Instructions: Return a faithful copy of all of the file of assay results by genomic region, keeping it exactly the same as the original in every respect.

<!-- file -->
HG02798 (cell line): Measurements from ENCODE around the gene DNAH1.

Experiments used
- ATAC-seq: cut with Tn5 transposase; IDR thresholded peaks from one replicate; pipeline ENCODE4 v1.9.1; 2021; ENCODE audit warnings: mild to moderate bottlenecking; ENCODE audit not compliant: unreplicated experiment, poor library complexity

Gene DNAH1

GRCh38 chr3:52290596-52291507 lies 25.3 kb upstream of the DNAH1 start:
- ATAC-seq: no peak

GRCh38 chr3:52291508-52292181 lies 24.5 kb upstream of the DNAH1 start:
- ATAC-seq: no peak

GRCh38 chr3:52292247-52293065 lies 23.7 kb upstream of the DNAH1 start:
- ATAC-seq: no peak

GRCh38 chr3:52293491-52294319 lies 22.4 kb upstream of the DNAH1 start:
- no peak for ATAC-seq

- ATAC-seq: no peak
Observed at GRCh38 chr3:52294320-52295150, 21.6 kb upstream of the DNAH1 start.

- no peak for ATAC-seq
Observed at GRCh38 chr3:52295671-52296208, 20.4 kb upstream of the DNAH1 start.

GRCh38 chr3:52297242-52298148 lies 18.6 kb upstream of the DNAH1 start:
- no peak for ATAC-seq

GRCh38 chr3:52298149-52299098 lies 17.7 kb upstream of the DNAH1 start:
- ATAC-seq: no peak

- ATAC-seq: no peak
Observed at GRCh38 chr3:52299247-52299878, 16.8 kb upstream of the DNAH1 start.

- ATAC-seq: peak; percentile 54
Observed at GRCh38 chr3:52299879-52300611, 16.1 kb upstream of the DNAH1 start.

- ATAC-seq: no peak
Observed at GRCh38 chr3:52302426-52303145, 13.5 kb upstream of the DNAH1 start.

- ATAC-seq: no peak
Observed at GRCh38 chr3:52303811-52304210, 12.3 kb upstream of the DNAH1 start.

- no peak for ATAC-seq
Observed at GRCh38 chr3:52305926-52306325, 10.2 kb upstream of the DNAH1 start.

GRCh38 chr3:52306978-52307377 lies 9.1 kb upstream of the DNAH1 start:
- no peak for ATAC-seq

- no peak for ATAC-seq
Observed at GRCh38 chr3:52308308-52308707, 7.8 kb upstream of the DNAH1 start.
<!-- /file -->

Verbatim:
HG02798 (cell line): Measurements from ENCODE around the gene DNAH1.

Experiments used
- ATAC-seq: cut with Tn5 transposase; IDR thresholded peaks from one replicate; pipeline ENCODE4 v1.9.1; 2021; ENCODE audit warnings: mild to moderate bottlenecking; ENCODE audit not compliant: unreplicated experiment, poor library complexity

Gene DNAH1

GRCh38 chr3:52290596-52291507 lies 25.3 kb upstream of the DNAH1 start:
- ATAC-seq: no peak

GRCh38 chr3:52291508-52292181 lies 24.5 kb upstream of the DNAH1 start:
- ATAC-seq: no peak

GRCh38 chr3:52292247-52293065 lies 23.7 kb upstream of the DNAH1 start:
- ATAC-seq: no peak

GRCh38 chr3:52293491-52294319 lies 22.4 kb upstream of the DNAH1 start:
- no peak for ATAC-seq

- ATAC-seq: no peak
Observed at GRCh38 chr3:52294320-52295150, 21.6 kb upstream of the DNAH1 start.

- no peak for ATAC-seq
Observed at GRCh38 chr3:52295671-52296208, 20.4 kb upstream of the DNAH1 start.

GRCh38 chr3:52297242-52298148 lies 18.6 kb upstream of the DNAH1 start:
- no peak for ATAC-seq

GRCh38 chr3:52298149-52299098 lies 17.7 kb upstream of the DNAH1 start:
- ATAC-seq: no peak

- ATAC-seq: no peak
Observed at GRCh38 chr3:52299247-52299878, 16.8 kb upstream of the DNAH1 start.

- ATAC-seq: peak; percentile 54
Observed at GRCh38 chr3:52299879-52300611, 16.1 kb upstream of the DNAH1 start.

- ATAC-seq: no peak
Observed at GRCh38 chr3:52302426-52303145, 13.5 kb upstream of the DNAH1 start.

- ATAC-seq: no peak
Observed at GRCh38 chr3:52303811-52304210, 12.3 kb upstream of the DNAH1 start.

- no peak for ATAC-seq
Observed at GRCh38 chr3:52305926-52306325, 10.2 kb upstream of the DNAH1 start.

GRCh38 chr3:52306978-52307377 lies 9.1 kb upstream of the DNAH1 start:
- no peak for ATAC-seq

- no peak for ATAC-seq
Observed at GRCh38 chr3:52308308-52308707, 7.8 kb upstream of the DNAH1 start.